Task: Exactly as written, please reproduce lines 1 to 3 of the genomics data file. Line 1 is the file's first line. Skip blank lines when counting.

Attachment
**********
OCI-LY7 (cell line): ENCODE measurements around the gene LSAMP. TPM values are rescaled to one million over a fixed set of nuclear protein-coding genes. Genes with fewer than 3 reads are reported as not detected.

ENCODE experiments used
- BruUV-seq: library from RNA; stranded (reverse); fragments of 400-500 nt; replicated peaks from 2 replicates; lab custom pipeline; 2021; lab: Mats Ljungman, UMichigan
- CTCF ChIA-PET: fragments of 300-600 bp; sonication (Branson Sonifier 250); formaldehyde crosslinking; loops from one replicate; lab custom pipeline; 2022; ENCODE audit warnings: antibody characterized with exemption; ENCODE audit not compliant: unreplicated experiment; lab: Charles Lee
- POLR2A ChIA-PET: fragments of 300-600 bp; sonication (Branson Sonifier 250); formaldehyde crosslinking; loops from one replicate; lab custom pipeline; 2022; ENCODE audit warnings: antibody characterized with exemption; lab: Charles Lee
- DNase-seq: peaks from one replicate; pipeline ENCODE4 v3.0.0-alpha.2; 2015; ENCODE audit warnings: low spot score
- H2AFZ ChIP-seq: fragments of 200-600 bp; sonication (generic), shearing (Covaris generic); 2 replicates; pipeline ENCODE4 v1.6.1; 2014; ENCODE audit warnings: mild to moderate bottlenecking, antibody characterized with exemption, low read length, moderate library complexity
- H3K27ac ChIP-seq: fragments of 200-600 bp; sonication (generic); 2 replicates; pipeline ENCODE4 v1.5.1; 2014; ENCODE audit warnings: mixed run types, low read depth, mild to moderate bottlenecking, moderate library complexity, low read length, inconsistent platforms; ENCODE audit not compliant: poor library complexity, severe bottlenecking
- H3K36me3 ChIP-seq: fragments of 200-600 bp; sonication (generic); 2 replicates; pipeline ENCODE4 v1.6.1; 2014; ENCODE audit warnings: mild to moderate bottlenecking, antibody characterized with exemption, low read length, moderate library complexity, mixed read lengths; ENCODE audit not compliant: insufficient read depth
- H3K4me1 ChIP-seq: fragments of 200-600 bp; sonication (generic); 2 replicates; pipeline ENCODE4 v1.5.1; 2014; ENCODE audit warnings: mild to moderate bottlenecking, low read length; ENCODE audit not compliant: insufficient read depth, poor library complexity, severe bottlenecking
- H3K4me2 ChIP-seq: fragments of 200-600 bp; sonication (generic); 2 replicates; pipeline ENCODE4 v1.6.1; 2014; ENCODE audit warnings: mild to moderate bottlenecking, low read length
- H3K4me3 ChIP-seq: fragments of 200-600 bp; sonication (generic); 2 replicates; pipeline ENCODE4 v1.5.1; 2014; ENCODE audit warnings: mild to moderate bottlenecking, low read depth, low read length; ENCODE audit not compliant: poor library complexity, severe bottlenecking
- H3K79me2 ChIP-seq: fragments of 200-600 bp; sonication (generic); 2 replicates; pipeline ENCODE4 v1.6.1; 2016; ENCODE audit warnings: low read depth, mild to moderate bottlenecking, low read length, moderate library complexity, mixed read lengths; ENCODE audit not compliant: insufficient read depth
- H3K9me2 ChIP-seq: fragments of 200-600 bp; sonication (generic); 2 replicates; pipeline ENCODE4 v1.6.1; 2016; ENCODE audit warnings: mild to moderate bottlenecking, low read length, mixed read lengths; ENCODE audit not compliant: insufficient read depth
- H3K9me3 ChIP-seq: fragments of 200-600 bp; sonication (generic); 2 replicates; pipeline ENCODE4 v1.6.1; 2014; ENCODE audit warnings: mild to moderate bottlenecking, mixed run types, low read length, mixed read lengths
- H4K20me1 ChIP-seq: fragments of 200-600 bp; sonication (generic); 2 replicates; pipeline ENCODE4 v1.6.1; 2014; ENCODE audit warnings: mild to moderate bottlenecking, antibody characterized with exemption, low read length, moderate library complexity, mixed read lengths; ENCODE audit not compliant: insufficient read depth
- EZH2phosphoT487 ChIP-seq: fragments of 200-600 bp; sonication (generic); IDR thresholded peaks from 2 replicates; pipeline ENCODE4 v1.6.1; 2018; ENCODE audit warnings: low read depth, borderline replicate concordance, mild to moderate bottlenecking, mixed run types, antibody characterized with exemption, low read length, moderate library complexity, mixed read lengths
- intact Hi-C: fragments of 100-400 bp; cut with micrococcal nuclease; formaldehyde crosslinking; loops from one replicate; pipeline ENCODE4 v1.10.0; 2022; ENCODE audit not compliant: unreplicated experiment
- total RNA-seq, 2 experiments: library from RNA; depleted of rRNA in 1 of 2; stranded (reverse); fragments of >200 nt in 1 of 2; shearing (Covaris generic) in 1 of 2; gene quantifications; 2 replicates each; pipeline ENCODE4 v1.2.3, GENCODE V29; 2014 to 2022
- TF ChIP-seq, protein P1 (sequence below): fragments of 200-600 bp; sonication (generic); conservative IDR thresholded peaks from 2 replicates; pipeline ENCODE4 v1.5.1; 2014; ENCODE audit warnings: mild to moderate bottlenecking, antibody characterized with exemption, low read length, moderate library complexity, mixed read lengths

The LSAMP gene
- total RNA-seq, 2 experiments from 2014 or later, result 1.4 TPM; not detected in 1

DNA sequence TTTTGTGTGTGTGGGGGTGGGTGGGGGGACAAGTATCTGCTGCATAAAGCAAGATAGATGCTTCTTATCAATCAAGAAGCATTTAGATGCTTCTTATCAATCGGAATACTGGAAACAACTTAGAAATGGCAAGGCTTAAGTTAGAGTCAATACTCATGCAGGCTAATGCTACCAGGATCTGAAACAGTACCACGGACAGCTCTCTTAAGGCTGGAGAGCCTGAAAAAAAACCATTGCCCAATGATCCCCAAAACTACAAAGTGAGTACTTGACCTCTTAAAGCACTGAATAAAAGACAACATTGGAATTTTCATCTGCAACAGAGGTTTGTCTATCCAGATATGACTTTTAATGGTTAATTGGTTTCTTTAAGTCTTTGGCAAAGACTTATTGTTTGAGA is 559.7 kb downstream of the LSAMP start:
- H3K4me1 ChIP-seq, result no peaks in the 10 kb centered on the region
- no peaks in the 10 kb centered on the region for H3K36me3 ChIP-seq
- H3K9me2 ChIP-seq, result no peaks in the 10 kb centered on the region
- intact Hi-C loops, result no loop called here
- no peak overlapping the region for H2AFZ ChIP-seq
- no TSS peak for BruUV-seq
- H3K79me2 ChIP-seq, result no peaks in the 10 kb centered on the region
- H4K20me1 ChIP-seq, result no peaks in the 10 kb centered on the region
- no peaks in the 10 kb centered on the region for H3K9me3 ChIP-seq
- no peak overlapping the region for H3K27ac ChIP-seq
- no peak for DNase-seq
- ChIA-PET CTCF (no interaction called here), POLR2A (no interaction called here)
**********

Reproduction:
OCI-LY7 (cell line): ENCODE measurements around the gene LSAMP. TPM values are rescaled to one million over a fixed set of nuclear protein-coding genes. Genes with fewer than 3 reads are reported as not detected.

ENCODE experiments used
- BruUV-seq: library from RNA; stranded (reverse); fragments of 400-500 nt; replicated peaks from 2 replicates; lab custom pipeline; 2021; lab: Mats Ljungman, UMichigan